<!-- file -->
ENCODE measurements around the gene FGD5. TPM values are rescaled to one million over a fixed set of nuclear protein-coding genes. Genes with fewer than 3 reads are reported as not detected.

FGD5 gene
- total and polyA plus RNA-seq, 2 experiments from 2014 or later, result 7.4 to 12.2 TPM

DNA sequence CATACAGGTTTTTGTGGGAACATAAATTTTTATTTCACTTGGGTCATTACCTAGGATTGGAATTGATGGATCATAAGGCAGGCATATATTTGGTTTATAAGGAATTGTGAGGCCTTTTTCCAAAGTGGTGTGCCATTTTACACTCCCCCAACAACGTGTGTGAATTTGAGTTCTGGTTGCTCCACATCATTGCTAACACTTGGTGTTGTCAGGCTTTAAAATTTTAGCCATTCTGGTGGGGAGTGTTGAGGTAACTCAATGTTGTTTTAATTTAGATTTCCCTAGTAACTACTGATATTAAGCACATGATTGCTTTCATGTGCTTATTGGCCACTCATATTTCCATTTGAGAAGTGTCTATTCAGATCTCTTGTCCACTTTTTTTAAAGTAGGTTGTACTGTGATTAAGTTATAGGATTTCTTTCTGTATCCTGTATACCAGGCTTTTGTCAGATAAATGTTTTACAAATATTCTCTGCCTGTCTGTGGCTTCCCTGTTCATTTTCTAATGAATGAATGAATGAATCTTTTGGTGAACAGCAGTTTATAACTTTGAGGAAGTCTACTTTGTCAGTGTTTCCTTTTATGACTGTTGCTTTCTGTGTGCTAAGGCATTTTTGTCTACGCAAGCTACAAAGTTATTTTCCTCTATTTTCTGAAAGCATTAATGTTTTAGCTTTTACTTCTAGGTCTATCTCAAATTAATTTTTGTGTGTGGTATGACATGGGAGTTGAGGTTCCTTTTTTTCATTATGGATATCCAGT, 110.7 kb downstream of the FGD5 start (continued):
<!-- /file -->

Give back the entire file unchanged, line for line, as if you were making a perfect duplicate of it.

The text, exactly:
ENCODE measurements around the gene FGD5. TPM values are rescaled to one million over a fixed set of nuclear protein-coding genes. Genes with fewer than 3 reads are reported as not detected.

FGD5 gene
- total and polyA plus RNA-seq, 2 experiments from 2014 or later, result 7.4 to 12.2 TPM

DNA sequence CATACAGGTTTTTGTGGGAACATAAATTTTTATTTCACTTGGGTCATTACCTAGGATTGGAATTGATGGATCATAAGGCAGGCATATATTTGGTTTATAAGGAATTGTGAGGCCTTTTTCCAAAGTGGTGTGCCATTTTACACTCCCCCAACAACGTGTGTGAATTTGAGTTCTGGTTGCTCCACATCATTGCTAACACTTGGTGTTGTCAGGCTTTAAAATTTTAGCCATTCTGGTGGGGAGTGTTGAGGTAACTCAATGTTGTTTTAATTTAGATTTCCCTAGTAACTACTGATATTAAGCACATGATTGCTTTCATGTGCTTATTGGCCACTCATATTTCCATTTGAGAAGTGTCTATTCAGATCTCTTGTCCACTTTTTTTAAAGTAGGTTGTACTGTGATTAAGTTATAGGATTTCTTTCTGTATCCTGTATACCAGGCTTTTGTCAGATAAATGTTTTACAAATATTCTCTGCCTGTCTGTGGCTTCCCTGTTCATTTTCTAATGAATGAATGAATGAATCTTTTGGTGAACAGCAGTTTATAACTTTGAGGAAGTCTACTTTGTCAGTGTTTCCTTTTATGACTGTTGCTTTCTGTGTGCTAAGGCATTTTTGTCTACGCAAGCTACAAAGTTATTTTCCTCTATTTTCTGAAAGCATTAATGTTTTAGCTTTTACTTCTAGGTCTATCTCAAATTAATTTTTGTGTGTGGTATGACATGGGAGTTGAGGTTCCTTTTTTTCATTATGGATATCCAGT, 110.7 kb downstream of the FGD5 start (continued):